Commercial construction lending starts to shrink

Construction loans for all property sectors contracted 5% in the first quarter, with commercial lending shrinking 1%. Defaults on construction loans for US residential and commercial developments have now hit highs not seen since 1992.

Commercial construction lending is expected to shrink significantly during 2009 marking the first major contraction in the industry since 2003.

During the first three months of this year, construction lending for all types of properties reduced by 5 percent compared to the fourth quarter of 2008, with commercial construction loans dropping by 1 percent.

Real estate data provider Foresight Analytics said this downward trend was only expected to “accelerate” in the coming quarters as investors and developers put new starts on hold, further sapping demand for financing. According to partner Matthew Anderson, it will be the “first major contraction [in commercial construction lending] since the previous cyclical low in 2003”.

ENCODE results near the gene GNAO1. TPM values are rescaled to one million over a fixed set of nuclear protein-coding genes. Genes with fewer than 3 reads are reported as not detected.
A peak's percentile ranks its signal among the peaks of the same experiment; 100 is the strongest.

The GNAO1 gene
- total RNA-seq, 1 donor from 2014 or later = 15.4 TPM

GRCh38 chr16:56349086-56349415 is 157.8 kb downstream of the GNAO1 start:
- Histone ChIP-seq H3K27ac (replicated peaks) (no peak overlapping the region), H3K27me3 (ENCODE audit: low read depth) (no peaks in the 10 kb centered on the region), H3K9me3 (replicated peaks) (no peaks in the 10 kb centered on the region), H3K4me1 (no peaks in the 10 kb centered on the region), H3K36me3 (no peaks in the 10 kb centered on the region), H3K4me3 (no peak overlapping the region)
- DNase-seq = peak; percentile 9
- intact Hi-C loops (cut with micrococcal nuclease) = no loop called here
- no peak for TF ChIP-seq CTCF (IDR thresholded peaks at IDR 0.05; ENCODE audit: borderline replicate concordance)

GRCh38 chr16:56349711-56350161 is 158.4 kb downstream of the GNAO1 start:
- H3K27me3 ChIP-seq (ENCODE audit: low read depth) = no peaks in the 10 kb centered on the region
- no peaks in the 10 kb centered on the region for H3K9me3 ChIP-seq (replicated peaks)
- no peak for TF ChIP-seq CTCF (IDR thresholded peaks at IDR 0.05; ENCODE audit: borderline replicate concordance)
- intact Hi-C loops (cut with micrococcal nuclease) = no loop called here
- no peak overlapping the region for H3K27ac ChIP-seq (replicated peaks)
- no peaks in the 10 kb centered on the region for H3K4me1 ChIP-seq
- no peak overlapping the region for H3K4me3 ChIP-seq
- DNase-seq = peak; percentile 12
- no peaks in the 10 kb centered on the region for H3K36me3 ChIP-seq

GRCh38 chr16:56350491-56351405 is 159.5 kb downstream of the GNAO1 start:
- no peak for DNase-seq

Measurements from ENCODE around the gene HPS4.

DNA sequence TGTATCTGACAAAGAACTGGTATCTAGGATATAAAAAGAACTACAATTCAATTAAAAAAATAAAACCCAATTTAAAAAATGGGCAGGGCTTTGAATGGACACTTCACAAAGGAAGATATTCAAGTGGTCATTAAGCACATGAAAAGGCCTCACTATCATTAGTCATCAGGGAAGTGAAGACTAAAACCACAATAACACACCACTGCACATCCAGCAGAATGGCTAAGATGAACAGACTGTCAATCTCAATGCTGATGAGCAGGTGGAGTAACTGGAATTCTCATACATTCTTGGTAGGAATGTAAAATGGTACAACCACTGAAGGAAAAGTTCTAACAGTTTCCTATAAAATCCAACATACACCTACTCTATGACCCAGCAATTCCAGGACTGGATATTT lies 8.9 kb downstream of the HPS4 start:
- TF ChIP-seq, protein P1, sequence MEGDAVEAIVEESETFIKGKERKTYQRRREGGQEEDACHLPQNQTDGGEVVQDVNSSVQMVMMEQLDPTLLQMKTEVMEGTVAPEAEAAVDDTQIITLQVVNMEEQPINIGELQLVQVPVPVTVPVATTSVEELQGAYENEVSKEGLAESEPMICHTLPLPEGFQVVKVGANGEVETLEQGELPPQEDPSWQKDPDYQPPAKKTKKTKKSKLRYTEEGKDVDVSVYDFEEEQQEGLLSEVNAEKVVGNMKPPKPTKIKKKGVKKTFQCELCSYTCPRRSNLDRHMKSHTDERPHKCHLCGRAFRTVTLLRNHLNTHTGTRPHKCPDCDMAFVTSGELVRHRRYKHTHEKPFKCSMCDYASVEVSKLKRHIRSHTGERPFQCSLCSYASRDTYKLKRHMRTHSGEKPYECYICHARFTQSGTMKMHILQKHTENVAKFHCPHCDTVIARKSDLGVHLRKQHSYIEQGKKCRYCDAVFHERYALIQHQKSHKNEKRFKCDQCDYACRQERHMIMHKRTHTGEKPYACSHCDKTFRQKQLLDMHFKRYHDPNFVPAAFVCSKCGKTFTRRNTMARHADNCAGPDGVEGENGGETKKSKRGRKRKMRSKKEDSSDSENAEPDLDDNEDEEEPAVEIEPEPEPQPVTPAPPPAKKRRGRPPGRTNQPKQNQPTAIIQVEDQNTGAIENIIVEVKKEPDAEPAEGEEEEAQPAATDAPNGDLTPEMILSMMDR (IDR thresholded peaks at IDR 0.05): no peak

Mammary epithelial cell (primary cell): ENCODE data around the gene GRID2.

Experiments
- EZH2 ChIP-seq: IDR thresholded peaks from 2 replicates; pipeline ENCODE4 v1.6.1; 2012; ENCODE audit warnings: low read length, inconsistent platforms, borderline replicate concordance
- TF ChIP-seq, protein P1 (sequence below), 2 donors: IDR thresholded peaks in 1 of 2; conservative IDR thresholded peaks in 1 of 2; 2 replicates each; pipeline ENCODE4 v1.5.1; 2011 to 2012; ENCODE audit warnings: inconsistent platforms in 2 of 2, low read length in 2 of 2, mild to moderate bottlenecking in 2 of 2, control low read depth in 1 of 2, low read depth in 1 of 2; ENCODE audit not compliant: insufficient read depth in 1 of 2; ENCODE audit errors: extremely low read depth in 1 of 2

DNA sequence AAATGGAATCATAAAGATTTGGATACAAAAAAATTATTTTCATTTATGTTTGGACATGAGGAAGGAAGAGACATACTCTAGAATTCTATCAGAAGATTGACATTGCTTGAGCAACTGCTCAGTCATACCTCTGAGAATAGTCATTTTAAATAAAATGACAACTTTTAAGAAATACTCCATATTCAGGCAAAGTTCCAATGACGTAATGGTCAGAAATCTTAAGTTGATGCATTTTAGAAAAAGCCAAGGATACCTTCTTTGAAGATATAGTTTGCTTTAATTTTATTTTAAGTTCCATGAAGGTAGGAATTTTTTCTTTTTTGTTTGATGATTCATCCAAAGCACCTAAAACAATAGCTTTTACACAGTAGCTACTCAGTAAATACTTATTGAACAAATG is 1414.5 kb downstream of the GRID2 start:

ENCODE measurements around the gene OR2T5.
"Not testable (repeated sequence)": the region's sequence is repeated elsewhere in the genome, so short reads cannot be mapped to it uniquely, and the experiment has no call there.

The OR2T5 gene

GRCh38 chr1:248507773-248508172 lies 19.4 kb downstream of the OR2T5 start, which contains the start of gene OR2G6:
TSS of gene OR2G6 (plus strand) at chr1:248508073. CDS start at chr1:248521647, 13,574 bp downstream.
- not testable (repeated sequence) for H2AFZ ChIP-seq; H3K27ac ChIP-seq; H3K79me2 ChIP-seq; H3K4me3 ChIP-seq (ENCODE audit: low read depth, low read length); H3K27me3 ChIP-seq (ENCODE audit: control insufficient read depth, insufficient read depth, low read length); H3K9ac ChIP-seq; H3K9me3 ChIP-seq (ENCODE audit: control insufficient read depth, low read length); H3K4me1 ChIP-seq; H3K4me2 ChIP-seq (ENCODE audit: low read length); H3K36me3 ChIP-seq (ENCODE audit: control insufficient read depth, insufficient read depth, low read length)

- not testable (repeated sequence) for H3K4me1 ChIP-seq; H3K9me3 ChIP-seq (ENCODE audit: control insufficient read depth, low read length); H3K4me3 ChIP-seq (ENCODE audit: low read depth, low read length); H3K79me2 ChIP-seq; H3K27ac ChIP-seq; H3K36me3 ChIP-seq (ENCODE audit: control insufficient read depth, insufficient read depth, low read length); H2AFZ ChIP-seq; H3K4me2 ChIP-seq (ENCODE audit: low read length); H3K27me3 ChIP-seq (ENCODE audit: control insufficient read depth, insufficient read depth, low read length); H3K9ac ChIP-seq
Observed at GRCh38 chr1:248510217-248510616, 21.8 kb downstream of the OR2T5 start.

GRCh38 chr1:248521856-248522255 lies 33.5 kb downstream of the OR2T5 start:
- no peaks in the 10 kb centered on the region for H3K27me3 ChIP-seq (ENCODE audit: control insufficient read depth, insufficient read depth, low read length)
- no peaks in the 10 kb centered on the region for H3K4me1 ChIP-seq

Single family and multifamily construction loans were down 9 percent and 11 percent respectively during the same period.

Construction lending is more sensitive to economic conditions compared to mortgage lending and is often judged as an early indicator as to the state of the real estate market.

According to Foresight, delinquency rates on construction loans for all property types are at their highest level since 1992, rising to 14.5 percent of all loans in the first quarter of 2009 – compared to 11.4 percent in the last three months of 2008.

In 1992, defaults on construction loans stood at 16.1 percent. The single family and condo construction sectors are by far the worst hit, with delinquency rates rising to 22 percent and 32 percent respectively. Defaults on multifamily and commercial real estate construction loans have risen to 6.8 percent and 8.9 percent respectively – three times the level seen during 2001 real estate crisis.